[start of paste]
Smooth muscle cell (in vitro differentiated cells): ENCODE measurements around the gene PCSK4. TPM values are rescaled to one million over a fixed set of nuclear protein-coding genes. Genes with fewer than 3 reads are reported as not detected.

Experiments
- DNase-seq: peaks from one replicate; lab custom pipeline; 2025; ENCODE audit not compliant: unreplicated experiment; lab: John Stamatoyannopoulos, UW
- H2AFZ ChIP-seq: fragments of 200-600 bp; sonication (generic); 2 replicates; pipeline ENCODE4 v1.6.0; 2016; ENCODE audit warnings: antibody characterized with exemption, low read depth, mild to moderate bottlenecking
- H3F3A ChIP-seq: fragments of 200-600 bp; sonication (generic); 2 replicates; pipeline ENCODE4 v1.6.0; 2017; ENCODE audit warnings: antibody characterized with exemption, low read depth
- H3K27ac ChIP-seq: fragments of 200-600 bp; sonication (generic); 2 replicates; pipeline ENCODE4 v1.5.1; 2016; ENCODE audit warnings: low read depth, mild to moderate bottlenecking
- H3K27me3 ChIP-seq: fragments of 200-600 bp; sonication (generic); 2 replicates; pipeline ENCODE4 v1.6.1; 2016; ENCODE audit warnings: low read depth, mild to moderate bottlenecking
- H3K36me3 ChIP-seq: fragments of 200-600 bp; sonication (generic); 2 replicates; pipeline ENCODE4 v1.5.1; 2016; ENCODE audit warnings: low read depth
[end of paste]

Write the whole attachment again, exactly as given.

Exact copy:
Smooth muscle cell (in vitro differentiated cells): ENCODE measurements around the gene PCSK4. TPM values are rescaled to one million over a fixed set of nuclear protein-coding genes. Genes with fewer than 3 reads are reported as not detected.

Experiments
- DNase-seq: peaks from one replicate; lab custom pipeline; 2025; ENCODE audit not compliant: unreplicated experiment; lab: John Stamatoyannopoulos, UW
- H2AFZ ChIP-seq: fragments of 200-600 bp; sonication (generic); 2 replicates; pipeline ENCODE4 v1.6.0; 2016; ENCODE audit warnings: antibody characterized with exemption, low read depth, mild to moderate bottlenecking
- H3F3A ChIP-seq: fragments of 200-600 bp; sonication (generic); 2 replicates; pipeline ENCODE4 v1.6.0; 2017; ENCODE audit warnings: antibody characterized with exemption, low read depth
- H3K27ac ChIP-seq: fragments of 200-600 bp; sonication (generic); 2 replicates; pipeline ENCODE4 v1.5.1; 2016; ENCODE audit warnings: low read depth, mild to moderate bottlenecking
- H3K27me3 ChIP-seq: fragments of 200-600 bp; sonication (generic); 2 replicates; pipeline ENCODE4 v1.6.1; 2016; ENCODE audit warnings: low read depth, mild to moderate bottlenecking
- H3K36me3 ChIP-seq: fragments of 200-600 bp; sonication (generic); 2 replicates; pipeline ENCODE4 v1.5.1; 2016; ENCODE audit warnings: low read depth